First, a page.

Active Directory makes it easy to authorize/authenticate so surely that would be a good thing.


Oh sorry, i didn't mean to say that attaching it is wrong, i meant that you can't attach it to every piece of Software/Web-App which would indeed be nice.

Logging into the Company Bankaccount with LDAP would be nice.


Ah, that makes sense :)


How does KeePass2 rank in security against other password managers?

I've used it for a while, and haven't heard either way. The Android app has good Dropbox integration, which really streamlines mobile password use.


Near the top. They were informally audited by a university research team, and the few issues they found have long since been corrected.

The fact that it is offline, open-source, and (on Windows) uses the standard Win crypto libraries gives it an advantage over Lastpass or 1Password.


hahaha it has extremely fast cracking speeds in hashcat due to bad KDF. iterated AES. ROFL.


This reply was sufficiently aggravating to make me go do some research.

Here's a thread[0] from last year bringing up some issues with KeePass2 code. It also links to an audit by some group that appears to be involved in information security for the French government[1]. It's in French. The HN comment asserts the audit found KeePass2 2.10 portable to be safe; I don't comprehend French so I don't know what the audit says.

The documentation[2] specifies that the default KDF uses 6000 rounds of AES, although that is configurable, so presumably 'hahaha...extremely fast cracking speeds' could be improved to 'fast cracking speeds' or even 'moderate to slow cracking speeds'.

KeePass has had one published vulnerability[3]; it applies to KeePass v1.17, so should not be a concern anymore.

I will continue to use KeePass2.

  [0] https://news.ycombinator.com/item?id=9727297
  [1] http://www.ssi.gouv.fr/uploads/IMG/cspn/anssi-cspn_2010-07fr.pdf
  [2] http://keepass.info/help/base/security.html#secdictprotect
  [3] https://www.cvedetails.com/product/23054/Keepass-Keepass.html?vendor_id=12214


The number of rounds used in the key derivation function can be configured per keepass file in the "database settings". I increased it until it took a second or two on my slowest device (i.e. phone), which turned out to be 6 million rounds.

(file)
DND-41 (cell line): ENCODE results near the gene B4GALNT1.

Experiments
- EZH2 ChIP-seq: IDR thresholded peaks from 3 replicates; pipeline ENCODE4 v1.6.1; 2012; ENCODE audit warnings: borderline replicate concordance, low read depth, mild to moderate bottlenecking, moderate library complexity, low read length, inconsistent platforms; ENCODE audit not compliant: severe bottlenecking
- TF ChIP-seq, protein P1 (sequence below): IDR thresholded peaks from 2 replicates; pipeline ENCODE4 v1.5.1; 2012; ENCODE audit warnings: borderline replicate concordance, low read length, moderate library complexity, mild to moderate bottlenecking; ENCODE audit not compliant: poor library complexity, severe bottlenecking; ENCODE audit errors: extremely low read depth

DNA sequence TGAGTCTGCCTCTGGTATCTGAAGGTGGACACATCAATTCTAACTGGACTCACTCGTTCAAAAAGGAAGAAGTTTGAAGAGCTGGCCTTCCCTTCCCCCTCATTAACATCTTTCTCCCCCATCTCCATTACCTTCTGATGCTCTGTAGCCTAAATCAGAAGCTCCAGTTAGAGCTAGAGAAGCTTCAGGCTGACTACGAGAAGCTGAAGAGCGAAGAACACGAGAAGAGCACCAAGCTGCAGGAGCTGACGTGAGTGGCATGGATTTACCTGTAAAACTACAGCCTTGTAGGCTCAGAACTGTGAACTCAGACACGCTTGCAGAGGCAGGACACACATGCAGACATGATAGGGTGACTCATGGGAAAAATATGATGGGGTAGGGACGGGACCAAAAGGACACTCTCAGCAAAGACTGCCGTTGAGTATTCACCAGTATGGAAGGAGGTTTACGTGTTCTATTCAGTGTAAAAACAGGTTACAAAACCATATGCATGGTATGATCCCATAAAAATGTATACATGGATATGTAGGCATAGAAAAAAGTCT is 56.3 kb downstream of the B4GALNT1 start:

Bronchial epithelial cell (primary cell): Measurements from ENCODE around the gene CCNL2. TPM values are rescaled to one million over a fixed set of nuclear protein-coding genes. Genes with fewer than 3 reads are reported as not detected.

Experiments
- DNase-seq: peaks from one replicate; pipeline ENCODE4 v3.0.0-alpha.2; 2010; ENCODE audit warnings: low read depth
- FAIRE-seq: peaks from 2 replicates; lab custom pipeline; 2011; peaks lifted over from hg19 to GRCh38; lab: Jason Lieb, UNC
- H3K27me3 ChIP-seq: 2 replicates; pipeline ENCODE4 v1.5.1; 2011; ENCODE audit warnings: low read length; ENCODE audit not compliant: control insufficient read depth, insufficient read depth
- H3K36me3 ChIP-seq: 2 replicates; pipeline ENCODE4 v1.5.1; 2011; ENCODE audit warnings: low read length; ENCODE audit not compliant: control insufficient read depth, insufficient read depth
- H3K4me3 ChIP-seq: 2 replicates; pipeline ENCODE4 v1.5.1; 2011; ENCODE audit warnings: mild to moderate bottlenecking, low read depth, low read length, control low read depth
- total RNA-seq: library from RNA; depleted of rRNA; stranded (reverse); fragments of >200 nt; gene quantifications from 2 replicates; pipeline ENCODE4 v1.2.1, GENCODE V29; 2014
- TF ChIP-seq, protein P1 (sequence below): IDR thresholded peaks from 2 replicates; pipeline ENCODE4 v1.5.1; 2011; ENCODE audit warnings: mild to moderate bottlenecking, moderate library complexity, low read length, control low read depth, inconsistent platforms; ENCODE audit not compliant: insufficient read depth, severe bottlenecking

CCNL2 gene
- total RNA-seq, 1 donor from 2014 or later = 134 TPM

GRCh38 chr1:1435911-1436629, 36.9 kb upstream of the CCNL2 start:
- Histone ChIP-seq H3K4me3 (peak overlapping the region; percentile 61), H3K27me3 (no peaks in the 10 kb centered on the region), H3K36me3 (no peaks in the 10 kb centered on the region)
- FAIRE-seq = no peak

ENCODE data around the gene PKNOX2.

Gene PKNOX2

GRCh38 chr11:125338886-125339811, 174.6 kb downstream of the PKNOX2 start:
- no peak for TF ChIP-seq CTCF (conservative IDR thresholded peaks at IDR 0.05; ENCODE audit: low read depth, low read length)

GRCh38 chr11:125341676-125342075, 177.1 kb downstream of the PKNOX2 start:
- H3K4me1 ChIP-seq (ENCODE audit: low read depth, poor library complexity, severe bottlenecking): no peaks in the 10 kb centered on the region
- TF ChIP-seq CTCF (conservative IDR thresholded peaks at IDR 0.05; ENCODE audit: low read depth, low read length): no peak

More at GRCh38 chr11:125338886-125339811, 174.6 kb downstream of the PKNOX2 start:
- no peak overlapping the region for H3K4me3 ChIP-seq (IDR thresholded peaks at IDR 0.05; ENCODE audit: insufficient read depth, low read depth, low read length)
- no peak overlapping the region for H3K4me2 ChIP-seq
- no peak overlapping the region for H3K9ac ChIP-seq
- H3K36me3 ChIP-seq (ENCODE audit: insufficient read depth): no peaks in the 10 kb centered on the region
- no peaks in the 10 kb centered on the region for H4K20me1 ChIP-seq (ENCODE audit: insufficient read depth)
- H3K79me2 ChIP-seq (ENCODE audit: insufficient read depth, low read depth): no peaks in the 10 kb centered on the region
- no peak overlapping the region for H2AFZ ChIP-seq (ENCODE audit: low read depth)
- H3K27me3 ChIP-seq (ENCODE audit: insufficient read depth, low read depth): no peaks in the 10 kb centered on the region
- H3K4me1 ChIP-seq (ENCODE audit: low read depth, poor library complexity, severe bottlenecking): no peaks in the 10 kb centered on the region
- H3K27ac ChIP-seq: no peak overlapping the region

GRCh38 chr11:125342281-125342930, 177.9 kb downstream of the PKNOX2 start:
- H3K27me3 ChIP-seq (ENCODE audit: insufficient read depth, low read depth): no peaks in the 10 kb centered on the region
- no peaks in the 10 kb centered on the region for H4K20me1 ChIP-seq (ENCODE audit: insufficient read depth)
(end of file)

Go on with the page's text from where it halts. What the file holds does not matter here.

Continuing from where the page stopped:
If the keepass docs are up to date, the default for the desktop application is only 6000 rounds which I feel is too low.

I've noticed that the Keepass2Android app uses a 500K default instead.


Which password managers have the worst cracking speeds?


I've been using supergenpass for years and love it. Why did you move to KeePass2?


> 1. Your passwords are generated on-the-fly based on a pure algorithm

> 2. Nothing is stored so there’s nothing to steal

[...]

> 4. No need to sync data, as there’s nothing to sync!

If there's only one possible password for a given website, and every password is stateless, how do you change the password if it's compromised?


Even worse, how do you handle sites that restrict valid passwords?


Yea, that makes this approach useless.


i was thinking the same, maybe you change the keyword, but then you need to remember that you changed it.. not very convenient.


Yeah, my personal password manager is mostly that but with salt and other shenanigans, the algorithm is :

bytestring = hash(master_password + url_domain + random_salt + persona)

password = translate( bytestring, alphanumeric + special_symbols_required_for_the_site )[:max_allowed_length_for_website]

print(password)

storage[(url_domain, persona)] = ( random_salt, max_allowed_length_for_website, special_symbols_required_for_the_site )

The advantage is that it's safer than password managers that store your passwords or require you to send your password over the internet, and it's more flexible than managers that do not store any information.

The problem is that you need to copy your database file to each device you use , that can be specially frustrating when I need to use android, for instance.


This strikes me as less secure then a password manager that stores passwords. Here, if someone gets my master password all is lost. With stored passwords, they'd have to get both my master password and the encrypted passwords.


It also lacks what you might call 'forward secrecy'. If someone gets access to my master password and an old 1password backup, then they get all the passwords in the backup.

But with this, if someone gets access to my master password, they get access to recent passwords, and when I create new passwords they get access to those too. If I'm not aware that my master password has been compromised (why should I be?) then I'd be merrily creating new passwords that are compromised at the moment of their creation.